If you are unsure whether now is the time to hire an attorney, ask yourself a few important questions. Did somebody report you to the police? Have the police come looking for you at home or work? Have the police questioned any of your friends or family members about your whereabouts? If the answer to any of these questions is yes, call an attorney now.

How Can an Attorney Help Me with my Charges in Utah?

An attorney can help you at each stage of the criminal justice process. Before your trial begins, and even before you are formally charged, your lawyer can help you protect your rights. Your lawyer can prevent you from incriminating yourself during a police interrogation, and they can suppress any evidence the police obtained illegally.

In felony cases and cases of more serious misdemeanors, you will have a preliminary hearing where the prosecutor must prove that enough evidence exists to warrant a trial. At this hearing, your attorney can argue against the prosecutor’s evidence and suggest that there is insufficient evidence for a trial. If successful, your charges might be dismissed. If not, a trial will be scheduled.

If you still want to avoid a trial, your attorney can help you negotiate a plea bargain with the prosecutor. A plea bargain is a deal between you and the prosecutor where the prosecutors agree to reduce your charges, and you agree to plead guilty. Before accepting any offers, you should discuss any possible plea bargains with our Utah criminal defense attorneys.

If you have a full trial, your attorney can help you select the jury, prepare arguments, and object to evidence that should be kept out. A trial takes time to complete, and the process is often very complex.

If you are unsuccessful at trial and are found guilty, your attorney’s job is still not over. They can file an appeal on your behalf and hopefully get you a new trial. An appeal is when a higher appellate court reviews your case for legal errors. If significant errors are found, you might be given a new trial and a second shot.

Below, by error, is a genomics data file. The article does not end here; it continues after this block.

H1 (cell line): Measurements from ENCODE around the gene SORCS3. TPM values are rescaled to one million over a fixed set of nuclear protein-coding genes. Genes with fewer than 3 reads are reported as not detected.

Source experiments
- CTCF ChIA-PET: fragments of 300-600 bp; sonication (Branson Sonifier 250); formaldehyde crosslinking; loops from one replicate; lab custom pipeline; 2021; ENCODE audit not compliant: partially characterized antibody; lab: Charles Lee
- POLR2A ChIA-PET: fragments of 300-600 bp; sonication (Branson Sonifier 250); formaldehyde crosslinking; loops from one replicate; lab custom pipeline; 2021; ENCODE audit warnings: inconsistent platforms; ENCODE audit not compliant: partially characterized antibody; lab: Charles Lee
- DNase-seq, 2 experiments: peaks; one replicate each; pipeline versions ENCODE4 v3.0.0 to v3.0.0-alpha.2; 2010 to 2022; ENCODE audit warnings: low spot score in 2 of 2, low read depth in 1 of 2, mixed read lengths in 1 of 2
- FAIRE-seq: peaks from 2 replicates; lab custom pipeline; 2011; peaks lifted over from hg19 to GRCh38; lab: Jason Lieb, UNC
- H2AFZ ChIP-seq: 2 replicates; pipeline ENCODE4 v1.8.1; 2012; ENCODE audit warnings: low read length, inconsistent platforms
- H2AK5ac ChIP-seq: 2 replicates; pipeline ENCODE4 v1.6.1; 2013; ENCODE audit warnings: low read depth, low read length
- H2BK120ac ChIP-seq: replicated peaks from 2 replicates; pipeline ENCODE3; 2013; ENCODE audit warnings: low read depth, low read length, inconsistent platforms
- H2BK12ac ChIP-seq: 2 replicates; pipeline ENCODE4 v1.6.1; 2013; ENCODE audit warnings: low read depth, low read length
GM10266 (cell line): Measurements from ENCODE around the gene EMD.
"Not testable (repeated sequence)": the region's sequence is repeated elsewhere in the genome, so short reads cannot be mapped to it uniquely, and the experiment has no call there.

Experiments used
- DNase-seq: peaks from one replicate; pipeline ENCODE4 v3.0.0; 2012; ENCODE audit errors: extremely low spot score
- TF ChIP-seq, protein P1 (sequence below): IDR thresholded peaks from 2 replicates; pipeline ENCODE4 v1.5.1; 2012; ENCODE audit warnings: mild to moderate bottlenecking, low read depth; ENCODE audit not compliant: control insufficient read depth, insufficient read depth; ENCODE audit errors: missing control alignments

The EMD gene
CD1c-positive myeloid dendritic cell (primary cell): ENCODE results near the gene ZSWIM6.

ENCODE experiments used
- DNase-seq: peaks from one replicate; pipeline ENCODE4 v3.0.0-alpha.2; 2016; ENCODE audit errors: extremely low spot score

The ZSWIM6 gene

What if I Wait to Hire an Attorney Until After I Receive My Charges in Utah?

While you can certainly wait to hire an attorney until you are absolutely sure you need one, you might be setting yourself up with a disadvantage. Hiring an attorney later after you have already been charged means there is no way to go back and protect your rights. For example, you have likely already been arrested and interrogated by the police once you are charged. You might have unnecessarily incriminated yourself without an attorney and made your attorney’s job that much harder.

Even so, our skilled Layton criminal defense attorneys can review everything that happened in your case from before you were charged up to now and use that information to develop the best defense strategies possible.

Call Our Utah Criminal Defense Attorneys for Help

If you are facing criminal charges or believe you might be facing criminal charges very soon, call our Lehi criminal defense attorneys for help. Call Overson Law, PLLC at (801) 758-2287 for a free case review.